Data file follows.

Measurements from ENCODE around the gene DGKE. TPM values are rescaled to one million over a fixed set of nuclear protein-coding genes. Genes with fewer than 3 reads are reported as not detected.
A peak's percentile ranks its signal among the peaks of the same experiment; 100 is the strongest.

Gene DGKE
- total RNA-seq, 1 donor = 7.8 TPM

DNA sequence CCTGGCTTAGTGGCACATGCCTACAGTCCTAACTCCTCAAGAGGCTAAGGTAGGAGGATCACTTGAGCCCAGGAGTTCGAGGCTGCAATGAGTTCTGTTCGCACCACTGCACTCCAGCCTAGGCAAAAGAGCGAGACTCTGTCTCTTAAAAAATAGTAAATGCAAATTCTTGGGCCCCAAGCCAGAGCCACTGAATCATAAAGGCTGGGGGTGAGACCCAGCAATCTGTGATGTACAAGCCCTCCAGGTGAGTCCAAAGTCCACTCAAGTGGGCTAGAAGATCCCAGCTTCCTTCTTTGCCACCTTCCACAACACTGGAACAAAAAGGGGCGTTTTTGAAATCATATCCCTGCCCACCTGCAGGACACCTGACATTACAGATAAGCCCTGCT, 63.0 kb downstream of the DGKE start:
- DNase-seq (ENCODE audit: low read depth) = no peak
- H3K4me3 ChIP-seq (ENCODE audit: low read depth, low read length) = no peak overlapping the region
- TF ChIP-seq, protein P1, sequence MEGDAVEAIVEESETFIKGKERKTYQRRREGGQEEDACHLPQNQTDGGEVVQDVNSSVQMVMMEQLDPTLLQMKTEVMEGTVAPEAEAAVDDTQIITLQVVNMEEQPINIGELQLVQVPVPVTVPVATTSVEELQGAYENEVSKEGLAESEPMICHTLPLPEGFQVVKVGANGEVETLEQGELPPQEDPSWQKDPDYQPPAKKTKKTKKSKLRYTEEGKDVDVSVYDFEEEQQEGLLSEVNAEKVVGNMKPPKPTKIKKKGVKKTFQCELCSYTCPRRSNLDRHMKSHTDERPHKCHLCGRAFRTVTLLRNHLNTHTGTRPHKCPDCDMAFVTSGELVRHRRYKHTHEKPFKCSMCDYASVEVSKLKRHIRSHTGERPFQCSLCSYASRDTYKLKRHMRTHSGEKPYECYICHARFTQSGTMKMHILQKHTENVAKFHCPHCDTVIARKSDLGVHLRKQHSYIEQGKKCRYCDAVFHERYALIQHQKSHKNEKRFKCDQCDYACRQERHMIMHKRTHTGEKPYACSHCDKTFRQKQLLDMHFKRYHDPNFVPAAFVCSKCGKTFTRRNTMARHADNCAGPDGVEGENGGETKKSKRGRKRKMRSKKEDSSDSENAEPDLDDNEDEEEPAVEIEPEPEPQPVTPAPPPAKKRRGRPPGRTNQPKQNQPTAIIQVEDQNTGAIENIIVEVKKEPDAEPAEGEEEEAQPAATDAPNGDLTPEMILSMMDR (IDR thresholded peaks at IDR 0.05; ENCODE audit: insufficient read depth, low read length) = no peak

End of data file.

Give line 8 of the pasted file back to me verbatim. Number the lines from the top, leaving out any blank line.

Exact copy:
- TF ChIP-seq, protein P1, sequence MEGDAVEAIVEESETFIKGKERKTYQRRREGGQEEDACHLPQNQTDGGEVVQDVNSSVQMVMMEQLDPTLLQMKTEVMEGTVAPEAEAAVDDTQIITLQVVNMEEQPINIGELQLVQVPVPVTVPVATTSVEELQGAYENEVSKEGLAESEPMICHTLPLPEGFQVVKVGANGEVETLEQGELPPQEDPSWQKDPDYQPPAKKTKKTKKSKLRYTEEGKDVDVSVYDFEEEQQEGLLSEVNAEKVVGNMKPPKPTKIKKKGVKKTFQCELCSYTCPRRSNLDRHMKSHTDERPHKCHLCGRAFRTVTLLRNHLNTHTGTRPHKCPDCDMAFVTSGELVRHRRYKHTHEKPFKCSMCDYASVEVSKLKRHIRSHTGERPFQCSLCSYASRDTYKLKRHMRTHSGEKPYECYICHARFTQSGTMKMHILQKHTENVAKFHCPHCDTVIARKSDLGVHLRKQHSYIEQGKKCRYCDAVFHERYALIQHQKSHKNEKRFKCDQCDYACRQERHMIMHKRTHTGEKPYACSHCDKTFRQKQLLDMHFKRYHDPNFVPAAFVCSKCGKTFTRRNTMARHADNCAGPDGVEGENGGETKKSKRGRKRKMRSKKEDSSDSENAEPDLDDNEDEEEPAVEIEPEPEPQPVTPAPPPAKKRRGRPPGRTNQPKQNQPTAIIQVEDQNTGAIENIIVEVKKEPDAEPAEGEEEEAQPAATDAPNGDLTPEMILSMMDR (IDR thresholded peaks at IDR 0.05; ENCODE audit: insufficient read depth, low read length) = no peak